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Diabetol Metab Syndr. 2013 Oct 24;5(1):57. doi: 10.1186/1758-5996-5-57.

Prevalence of diabetes complications in people with type 2 diabetes mellitus and its association with baseline characteristics in the multinational A1chieve study.

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  • 1Endocrinology and Nuclear Medicine Unit, Diabetes and Metabolism Section, Hospital Italiano de Buenos Aires, Buenos Aires, Argentina.



Current International Diabetes Federation guidelines recommend a target HbA1c <7.0%, but many people with diabetes worldwide find this difficult to achieve, increasing their risk of developing complications. This publication examines the prevalence of diabetes complications and its association with baseline characteristics in people with type 2 diabetes who participated in the A1chieve study.


A1chieve was a 24-week, multinational, open-label, observational study of 66,726 people with type 2 diabetes who had begun using biphasic insulin aspart 30, insulin aspart, or insulin detemir in routine clinical care. Participants were enrolled from 28 countries across four continents (Asia, Africa, Europe and South America). Baseline measurements of disease characteristics included: glycated haemoglobin (HbA1c), fasting (FPG) and post-prandial plasma glucose (PPG), high- and low-density lipoprotein cholesterol (H- or LDL-C), systolic blood pressure (SBP), and body mass index (BMI). Data on complications and use of vascular disease preventative drugs were collected.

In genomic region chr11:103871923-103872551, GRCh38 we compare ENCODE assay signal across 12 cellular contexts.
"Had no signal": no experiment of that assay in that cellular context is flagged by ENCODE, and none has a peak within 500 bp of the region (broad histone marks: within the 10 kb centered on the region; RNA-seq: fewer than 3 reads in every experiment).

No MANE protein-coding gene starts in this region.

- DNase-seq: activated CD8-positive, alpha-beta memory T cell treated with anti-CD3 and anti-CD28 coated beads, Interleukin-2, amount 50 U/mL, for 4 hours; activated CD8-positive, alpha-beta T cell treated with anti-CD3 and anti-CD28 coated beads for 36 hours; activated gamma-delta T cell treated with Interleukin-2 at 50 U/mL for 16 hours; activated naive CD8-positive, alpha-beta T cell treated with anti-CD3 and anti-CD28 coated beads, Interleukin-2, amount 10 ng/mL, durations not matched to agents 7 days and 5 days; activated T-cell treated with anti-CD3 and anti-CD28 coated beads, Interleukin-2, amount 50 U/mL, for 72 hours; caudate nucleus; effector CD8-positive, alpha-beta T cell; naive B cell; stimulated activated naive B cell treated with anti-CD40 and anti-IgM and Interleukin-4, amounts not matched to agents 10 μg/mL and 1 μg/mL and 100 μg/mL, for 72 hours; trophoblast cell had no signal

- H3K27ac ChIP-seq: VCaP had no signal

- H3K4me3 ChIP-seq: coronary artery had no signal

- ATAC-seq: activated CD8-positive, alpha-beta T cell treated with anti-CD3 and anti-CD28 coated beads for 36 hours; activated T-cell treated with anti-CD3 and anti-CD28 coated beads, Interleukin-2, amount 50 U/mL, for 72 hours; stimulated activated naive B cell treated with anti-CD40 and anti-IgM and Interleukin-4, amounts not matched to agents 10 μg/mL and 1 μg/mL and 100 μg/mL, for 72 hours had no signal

Complication rates were high (27.2% had macrovascular complications and 53.5% had microvascular complications), particularly in Russia, and use of vascular disease preventative drugs was lower than expected. Age, BMI, diabetes duration, LDL-C, and SBP were positively associated, and HDL-C negatively associated, with macro- and microvascular complications (all p < 0.05). HbA1c and FPG were negatively associated with macrovascular complications (both p < 0.05), which may be linked to the cross-sectional study design.


These results suggest a worldwide failure to achieve glycaemic targets. Better diabetes management with earlier initiation and optimisation of insulin regimens (e.g., with insulin analogues in the A1chieve population) may reduce the prevalence of vascular complications, improve the lives of people with diabetes and reduce the burden on healthcare systems.

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